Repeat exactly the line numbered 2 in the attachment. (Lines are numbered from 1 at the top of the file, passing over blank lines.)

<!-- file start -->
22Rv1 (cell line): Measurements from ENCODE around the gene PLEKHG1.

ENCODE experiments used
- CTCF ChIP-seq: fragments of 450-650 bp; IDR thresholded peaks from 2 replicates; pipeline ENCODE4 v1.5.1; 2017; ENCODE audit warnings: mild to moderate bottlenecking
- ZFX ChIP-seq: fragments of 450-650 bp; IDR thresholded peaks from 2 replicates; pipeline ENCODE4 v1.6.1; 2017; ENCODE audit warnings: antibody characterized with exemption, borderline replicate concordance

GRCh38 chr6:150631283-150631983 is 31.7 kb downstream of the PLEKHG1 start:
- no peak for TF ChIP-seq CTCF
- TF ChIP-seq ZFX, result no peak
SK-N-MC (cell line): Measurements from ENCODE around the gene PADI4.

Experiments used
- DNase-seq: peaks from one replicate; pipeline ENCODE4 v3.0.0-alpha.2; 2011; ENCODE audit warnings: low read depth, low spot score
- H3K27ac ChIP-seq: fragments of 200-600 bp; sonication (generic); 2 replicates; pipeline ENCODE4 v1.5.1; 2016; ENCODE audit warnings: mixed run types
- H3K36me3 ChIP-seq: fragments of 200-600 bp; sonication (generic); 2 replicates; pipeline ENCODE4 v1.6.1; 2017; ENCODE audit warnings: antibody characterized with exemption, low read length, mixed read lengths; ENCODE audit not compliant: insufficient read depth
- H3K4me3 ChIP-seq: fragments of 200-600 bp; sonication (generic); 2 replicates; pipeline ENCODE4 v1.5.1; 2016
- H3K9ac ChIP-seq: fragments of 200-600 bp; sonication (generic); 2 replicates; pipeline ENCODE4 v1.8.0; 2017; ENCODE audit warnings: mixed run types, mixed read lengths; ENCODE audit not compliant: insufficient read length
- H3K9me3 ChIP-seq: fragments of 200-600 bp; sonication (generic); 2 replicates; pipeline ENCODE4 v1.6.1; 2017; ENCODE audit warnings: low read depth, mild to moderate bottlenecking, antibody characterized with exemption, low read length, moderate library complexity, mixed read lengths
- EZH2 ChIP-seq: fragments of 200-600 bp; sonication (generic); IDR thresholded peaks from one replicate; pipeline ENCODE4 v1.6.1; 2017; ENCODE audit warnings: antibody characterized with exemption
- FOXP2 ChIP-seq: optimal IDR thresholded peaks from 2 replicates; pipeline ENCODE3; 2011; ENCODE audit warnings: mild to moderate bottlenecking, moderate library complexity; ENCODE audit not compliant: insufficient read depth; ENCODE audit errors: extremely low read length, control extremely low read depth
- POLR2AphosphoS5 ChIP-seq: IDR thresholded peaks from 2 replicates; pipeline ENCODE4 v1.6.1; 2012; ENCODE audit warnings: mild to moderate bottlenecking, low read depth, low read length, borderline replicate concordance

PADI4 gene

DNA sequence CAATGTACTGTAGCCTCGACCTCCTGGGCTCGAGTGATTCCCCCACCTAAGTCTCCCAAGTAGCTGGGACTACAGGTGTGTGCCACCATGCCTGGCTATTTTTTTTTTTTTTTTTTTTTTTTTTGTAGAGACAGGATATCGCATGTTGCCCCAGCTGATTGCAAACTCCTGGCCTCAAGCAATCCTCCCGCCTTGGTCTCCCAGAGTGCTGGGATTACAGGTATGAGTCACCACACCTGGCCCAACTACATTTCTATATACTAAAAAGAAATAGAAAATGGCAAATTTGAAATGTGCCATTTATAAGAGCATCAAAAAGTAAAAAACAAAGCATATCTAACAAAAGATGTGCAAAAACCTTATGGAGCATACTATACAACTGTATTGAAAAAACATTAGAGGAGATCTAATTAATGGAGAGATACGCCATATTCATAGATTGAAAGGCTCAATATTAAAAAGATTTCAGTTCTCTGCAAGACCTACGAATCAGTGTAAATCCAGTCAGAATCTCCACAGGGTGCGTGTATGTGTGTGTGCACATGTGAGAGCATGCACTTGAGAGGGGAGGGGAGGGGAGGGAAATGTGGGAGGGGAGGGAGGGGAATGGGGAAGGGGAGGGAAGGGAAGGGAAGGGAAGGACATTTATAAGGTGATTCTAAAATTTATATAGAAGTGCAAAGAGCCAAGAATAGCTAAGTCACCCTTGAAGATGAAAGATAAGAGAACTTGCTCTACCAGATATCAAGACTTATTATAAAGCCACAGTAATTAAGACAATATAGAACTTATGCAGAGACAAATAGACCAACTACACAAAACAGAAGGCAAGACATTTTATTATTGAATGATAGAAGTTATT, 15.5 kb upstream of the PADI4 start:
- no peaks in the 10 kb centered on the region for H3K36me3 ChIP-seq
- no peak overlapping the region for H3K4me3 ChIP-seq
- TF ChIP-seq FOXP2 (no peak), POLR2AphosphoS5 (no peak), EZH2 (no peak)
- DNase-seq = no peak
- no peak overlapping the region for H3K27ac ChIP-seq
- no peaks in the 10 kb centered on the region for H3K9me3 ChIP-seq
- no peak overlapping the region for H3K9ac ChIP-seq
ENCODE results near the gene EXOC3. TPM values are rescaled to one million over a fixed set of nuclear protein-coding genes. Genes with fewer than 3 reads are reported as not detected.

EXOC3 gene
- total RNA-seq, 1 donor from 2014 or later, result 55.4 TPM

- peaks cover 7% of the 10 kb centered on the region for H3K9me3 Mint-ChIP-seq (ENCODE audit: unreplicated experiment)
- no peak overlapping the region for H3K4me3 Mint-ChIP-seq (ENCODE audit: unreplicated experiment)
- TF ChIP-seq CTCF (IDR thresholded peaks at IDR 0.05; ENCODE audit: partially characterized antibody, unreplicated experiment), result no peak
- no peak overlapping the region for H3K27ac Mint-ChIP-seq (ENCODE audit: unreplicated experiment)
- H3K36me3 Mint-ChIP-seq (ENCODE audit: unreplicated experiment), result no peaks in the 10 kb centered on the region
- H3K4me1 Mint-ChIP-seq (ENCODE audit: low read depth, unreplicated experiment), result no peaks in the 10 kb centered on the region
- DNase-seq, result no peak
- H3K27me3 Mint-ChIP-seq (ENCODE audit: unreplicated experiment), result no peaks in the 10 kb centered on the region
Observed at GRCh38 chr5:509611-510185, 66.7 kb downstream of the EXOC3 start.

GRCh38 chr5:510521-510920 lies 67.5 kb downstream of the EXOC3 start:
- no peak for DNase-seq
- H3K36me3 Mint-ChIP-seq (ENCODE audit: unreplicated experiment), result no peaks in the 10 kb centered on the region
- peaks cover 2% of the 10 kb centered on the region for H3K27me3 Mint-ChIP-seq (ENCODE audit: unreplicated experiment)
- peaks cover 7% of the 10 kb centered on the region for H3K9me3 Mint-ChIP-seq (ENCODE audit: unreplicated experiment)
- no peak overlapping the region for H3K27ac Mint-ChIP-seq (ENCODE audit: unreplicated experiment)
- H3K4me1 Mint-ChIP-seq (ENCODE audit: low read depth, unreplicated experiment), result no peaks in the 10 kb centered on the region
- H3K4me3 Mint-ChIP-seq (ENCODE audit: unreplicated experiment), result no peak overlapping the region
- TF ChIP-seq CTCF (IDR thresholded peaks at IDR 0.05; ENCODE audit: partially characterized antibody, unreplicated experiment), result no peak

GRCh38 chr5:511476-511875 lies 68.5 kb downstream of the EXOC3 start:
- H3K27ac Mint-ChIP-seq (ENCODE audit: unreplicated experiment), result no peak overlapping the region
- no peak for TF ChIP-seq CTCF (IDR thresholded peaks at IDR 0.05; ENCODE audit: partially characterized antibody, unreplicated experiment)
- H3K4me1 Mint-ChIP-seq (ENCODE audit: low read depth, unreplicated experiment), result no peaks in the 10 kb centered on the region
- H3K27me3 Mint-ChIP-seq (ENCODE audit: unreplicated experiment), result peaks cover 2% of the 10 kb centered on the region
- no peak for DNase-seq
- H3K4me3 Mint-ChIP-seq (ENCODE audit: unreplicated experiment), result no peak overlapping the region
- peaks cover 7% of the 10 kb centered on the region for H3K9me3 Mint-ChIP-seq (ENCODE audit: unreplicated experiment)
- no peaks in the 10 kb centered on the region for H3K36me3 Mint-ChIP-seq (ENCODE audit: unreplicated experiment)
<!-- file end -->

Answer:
ENCODE experiments used